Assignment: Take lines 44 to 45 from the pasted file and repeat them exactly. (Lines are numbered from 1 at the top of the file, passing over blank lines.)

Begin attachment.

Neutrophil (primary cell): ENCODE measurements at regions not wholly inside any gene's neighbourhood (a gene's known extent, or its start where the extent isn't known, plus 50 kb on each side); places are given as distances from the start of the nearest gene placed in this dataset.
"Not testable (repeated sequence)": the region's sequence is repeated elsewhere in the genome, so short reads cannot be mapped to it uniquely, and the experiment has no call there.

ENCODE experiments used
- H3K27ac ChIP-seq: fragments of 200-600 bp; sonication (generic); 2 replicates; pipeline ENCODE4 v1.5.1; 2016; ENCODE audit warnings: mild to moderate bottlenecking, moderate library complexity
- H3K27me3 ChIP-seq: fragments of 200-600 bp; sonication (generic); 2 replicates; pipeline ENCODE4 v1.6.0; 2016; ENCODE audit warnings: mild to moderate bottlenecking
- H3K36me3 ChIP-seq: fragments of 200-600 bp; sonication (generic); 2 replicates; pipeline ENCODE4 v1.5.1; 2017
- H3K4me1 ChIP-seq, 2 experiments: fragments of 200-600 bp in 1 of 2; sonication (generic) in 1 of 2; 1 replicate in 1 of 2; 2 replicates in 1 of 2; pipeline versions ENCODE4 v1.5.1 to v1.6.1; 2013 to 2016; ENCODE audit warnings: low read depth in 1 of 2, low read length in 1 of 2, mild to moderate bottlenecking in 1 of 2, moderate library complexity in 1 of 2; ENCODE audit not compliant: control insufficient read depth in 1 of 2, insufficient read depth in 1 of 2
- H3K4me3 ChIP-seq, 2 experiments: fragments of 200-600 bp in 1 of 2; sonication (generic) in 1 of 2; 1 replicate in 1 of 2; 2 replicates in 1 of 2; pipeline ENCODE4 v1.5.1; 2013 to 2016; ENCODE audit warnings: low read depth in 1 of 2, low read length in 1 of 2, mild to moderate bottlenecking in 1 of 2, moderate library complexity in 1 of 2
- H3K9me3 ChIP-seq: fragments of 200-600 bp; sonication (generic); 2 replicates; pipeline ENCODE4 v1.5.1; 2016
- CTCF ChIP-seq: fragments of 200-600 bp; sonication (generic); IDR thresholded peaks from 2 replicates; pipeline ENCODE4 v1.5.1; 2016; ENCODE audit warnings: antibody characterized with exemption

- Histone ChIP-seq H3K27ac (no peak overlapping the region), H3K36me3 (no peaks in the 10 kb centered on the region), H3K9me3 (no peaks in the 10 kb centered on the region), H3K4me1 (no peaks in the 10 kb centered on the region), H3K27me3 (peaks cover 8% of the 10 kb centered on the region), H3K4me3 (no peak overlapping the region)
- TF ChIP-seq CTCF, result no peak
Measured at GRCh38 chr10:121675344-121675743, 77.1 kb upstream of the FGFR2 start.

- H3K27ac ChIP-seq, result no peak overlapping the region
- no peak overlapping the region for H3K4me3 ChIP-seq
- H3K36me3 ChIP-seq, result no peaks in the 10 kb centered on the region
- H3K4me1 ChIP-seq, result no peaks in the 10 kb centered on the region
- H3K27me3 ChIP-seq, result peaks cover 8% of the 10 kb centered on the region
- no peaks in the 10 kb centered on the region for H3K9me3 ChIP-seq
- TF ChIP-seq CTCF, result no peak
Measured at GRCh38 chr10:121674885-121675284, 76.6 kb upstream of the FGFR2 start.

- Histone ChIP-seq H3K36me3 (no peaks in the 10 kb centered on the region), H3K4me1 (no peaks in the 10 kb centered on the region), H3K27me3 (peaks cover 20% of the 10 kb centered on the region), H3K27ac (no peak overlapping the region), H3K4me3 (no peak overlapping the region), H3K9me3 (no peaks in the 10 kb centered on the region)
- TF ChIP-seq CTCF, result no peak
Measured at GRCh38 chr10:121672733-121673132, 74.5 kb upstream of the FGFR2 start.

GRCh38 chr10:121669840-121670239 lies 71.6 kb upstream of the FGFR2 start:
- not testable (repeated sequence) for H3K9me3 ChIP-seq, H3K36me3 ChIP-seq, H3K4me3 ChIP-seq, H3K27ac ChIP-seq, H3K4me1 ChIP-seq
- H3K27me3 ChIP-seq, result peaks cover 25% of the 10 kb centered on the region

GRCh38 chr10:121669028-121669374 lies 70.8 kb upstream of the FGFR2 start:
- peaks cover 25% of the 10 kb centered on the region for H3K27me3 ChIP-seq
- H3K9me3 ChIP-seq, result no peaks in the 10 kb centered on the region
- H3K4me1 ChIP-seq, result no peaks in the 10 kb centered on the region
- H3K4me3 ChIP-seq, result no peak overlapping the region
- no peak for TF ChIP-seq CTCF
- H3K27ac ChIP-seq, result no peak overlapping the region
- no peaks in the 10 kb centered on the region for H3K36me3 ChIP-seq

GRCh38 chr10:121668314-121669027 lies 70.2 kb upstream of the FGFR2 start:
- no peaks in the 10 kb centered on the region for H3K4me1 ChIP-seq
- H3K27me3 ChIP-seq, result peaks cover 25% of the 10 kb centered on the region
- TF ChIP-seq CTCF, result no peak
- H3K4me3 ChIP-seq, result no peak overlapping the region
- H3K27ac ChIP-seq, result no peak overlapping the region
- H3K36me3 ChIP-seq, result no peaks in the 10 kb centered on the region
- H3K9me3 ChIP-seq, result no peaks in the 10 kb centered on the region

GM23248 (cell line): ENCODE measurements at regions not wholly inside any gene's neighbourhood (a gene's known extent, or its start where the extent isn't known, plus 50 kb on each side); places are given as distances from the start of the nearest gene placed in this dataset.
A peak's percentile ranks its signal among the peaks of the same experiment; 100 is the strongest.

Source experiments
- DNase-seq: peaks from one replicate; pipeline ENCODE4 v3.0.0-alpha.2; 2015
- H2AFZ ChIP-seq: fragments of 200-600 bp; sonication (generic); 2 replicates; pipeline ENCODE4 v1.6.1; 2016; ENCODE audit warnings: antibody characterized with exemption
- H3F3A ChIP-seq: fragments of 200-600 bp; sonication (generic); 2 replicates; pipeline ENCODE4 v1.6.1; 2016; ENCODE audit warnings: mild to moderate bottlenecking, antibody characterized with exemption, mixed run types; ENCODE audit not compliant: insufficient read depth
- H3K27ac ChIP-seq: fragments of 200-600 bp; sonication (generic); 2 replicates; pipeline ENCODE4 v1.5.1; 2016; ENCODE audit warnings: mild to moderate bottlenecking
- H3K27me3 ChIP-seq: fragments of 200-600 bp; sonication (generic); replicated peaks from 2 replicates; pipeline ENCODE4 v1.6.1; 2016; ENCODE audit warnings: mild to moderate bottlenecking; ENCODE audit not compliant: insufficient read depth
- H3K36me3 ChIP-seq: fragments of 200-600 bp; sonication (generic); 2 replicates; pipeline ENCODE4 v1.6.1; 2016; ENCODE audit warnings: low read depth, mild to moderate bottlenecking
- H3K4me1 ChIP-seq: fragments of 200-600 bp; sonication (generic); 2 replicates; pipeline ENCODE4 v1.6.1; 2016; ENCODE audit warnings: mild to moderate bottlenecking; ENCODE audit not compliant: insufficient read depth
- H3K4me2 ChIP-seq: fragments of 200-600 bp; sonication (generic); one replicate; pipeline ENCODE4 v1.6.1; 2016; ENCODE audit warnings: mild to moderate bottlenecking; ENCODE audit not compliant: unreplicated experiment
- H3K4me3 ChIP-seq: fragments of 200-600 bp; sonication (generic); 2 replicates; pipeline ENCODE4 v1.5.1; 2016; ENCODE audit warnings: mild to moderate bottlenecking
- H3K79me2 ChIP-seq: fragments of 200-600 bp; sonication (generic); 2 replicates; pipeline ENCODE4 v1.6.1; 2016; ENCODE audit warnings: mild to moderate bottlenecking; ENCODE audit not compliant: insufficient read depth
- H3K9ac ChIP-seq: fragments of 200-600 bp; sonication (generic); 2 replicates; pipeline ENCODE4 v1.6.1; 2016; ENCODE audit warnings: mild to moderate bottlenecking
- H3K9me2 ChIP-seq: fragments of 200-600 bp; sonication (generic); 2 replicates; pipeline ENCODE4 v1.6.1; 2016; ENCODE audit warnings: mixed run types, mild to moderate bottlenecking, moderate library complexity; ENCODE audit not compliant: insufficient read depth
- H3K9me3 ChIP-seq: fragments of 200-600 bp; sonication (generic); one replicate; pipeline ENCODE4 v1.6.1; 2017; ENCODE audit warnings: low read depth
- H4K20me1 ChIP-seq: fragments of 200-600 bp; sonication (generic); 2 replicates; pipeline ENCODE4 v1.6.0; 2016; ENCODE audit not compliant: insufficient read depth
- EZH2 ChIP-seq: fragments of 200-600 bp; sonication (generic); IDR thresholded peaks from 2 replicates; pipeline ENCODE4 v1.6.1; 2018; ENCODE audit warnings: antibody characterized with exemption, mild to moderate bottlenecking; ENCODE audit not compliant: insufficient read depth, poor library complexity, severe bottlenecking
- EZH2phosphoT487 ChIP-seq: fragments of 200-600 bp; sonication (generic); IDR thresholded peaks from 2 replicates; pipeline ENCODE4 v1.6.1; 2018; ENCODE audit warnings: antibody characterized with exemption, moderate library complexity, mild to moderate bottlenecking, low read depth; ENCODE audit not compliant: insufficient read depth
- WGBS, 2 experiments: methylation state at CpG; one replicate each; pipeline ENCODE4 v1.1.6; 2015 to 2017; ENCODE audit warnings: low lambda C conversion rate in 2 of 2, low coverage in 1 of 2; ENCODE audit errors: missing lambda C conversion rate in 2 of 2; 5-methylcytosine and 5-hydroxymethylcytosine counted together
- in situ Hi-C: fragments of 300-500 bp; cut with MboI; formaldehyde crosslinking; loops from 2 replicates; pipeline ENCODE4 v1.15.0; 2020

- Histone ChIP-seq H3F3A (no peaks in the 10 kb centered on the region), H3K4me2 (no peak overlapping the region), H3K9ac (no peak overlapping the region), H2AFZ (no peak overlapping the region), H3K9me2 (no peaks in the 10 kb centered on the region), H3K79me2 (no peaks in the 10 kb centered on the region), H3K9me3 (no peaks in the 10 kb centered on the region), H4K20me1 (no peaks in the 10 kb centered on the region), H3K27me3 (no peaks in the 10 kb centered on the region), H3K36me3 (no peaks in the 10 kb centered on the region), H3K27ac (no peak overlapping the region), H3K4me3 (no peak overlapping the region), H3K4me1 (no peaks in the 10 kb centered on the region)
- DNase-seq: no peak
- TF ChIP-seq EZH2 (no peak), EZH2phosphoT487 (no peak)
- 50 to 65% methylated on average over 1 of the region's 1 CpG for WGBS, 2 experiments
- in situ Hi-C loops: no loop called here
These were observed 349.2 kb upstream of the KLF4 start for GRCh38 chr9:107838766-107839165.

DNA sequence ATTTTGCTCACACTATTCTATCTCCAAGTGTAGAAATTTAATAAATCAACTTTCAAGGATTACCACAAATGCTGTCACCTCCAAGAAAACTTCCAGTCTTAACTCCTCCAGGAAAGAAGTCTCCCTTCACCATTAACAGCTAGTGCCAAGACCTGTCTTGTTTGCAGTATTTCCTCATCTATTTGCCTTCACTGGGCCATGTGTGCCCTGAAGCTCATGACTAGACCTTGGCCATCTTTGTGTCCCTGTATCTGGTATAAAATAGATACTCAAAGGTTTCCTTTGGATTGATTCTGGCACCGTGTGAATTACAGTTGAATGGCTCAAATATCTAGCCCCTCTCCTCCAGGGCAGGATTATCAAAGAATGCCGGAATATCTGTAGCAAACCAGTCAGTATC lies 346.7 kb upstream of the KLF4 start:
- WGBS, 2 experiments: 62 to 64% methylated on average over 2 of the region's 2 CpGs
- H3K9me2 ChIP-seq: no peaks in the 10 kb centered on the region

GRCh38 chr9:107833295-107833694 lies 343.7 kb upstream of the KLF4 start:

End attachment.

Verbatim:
GM23248 (cell line): ENCODE measurements at regions not wholly inside any gene's neighbourhood (a gene's known extent, or its start where the extent isn't known, plus 50 kb on each side); places are given as distances from the start of the nearest gene placed in this dataset.
A peak's percentile ranks its signal among the peaks of the same experiment; 100 is the strongest.